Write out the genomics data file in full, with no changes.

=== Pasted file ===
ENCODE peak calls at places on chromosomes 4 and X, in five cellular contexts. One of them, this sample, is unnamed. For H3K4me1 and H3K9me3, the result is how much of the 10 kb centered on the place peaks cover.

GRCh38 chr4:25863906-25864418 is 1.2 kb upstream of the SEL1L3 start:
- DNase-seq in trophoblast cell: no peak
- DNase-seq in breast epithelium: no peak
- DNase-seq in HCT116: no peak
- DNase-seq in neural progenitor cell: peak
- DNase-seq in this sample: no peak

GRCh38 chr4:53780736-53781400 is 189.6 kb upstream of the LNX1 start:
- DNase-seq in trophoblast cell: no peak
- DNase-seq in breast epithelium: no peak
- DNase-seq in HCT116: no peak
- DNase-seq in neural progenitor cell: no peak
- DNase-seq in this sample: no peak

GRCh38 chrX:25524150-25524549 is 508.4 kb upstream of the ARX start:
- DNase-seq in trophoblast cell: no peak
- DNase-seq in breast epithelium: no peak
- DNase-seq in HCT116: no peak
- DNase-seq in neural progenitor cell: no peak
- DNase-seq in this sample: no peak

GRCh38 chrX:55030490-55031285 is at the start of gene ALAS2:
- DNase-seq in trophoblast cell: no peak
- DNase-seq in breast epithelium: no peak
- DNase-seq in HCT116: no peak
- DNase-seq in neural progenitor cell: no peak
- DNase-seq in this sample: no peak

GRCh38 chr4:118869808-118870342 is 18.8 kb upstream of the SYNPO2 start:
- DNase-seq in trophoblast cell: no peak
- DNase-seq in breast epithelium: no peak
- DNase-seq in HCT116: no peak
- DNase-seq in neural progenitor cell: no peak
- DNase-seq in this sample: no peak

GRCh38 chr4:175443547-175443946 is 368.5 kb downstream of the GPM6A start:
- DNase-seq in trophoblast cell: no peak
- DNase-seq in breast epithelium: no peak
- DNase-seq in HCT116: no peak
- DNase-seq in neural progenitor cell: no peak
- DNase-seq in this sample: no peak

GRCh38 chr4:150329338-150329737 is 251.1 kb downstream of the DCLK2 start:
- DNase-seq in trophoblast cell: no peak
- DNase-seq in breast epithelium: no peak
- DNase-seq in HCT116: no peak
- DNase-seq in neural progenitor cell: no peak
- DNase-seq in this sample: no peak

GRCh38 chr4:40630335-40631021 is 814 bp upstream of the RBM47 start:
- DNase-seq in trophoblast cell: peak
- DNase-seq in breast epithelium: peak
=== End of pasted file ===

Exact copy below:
ENCODE peak calls at places on chromosomes 4 and X, in five cellular contexts. One of them, this sample, is unnamed. For H3K4me1 and H3K9me3, the result is how much of the 10 kb centered on the place peaks cover.

GRCh38 chr4:25863906-25864418 is 1.2 kb upstream of the SEL1L3 start:
- DNase-seq in trophoblast cell: no peak
- DNase-seq in breast epithelium: no peak
- DNase-seq in HCT116: no peak
- DNase-seq in neural progenitor cell: peak
- DNase-seq in this sample: no peak

GRCh38 chr4:53780736-53781400 is 189.6 kb upstream of the LNX1 start:
- DNase-seq in trophoblast cell: no peak
- DNase-seq in breast epithelium: no peak
- DNase-seq in HCT116: no peak
- DNase-seq in neural progenitor cell: no peak
- DNase-seq in this sample: no peak

GRCh38 chrX:25524150-25524549 is 508.4 kb upstream of the ARX start:
- DNase-seq in trophoblast cell: no peak
- DNase-seq in breast epithelium: no peak
- DNase-seq in HCT116: no peak
- DNase-seq in neural progenitor cell: no peak
- DNase-seq in this sample: no peak

GRCh38 chrX:55030490-55031285 is at the start of gene ALAS2:
- DNase-seq in trophoblast cell: no peak
- DNase-seq in breast epithelium: no peak
- DNase-seq in HCT116: no peak
- DNase-seq in neural progenitor cell: no peak
- DNase-seq in this sample: no peak

GRCh38 chr4:118869808-118870342 is 18.8 kb upstream of the SYNPO2 start:
- DNase-seq in trophoblast cell: no peak
- DNase-seq in breast epithelium: no peak
- DNase-seq in HCT116: no peak
- DNase-seq in neural progenitor cell: no peak
- DNase-seq in this sample: no peak

GRCh38 chr4:175443547-175443946 is 368.5 kb downstream of the GPM6A start:
- DNase-seq in trophoblast cell: no peak
- DNase-seq in breast epithelium: no peak
- DNase-seq in HCT116: no peak
- DNase-seq in neural progenitor cell: no peak
- DNase-seq in this sample: no peak

GRCh38 chr4:150329338-150329737 is 251.1 kb downstream of the DCLK2 start:
- DNase-seq in trophoblast cell: no peak
- DNase-seq in breast epithelium: no peak
- DNase-seq in HCT116: no peak
- DNase-seq in neural progenitor cell: no peak
- DNase-seq in this sample: no peak

GRCh38 chr4:40630335-40631021 is 814 bp upstream of the RBM47 start:
- DNase-seq in trophoblast cell: peak
- DNase-seq in breast epithelium: peak